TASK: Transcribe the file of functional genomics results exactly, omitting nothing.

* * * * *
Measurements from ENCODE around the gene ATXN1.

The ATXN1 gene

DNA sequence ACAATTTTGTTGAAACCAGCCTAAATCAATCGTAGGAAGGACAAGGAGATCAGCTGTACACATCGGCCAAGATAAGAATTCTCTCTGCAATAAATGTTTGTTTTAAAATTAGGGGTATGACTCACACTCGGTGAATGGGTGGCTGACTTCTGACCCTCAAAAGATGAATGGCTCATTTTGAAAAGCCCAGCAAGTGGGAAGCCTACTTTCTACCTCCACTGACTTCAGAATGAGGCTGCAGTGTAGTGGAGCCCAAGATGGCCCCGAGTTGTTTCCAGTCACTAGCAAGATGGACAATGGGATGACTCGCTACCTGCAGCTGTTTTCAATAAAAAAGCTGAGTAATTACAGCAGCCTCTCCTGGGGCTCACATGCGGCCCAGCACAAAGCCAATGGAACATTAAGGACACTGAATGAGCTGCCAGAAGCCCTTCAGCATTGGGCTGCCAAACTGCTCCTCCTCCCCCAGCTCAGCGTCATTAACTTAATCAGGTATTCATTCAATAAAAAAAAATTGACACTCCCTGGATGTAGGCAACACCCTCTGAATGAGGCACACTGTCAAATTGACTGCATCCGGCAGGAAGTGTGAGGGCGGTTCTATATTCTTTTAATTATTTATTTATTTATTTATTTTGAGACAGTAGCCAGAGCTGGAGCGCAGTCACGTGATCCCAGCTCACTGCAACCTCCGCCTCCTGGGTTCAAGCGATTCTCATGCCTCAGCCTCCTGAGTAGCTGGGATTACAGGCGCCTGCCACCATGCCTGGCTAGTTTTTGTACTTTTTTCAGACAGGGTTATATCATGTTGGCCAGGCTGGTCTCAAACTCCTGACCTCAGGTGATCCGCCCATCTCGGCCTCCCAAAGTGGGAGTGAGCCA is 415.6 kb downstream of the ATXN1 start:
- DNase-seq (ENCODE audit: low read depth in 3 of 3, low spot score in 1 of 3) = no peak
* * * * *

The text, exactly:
Measurements from ENCODE around the gene ATXN1.

The ATXN1 gene

DNA sequence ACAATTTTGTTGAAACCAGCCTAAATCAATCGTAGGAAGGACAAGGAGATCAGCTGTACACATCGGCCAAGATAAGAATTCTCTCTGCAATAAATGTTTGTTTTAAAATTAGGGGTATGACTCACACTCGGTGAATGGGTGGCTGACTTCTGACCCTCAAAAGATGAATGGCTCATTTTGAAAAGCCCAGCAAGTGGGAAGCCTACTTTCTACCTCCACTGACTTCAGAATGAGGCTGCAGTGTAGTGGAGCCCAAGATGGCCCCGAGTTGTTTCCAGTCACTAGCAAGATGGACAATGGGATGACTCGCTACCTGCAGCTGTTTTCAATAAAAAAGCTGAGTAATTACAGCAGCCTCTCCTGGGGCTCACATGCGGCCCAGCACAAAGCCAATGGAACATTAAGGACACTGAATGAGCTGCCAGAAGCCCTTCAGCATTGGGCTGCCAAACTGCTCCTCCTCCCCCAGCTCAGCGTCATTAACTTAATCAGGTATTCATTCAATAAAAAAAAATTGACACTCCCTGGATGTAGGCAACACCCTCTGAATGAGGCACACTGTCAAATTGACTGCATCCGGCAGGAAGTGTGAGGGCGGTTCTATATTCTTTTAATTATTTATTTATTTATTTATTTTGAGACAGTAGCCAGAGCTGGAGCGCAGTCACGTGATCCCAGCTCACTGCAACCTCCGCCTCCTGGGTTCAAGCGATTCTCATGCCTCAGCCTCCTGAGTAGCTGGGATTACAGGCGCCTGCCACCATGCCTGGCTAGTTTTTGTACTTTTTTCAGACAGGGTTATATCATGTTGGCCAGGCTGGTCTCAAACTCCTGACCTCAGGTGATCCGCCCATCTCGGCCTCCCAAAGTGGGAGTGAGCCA is 415.6 kb downstream of the ATXN1 start:
- DNase-seq (ENCODE audit: low read depth in 3 of 3, low spot score in 1 of 3) = no peak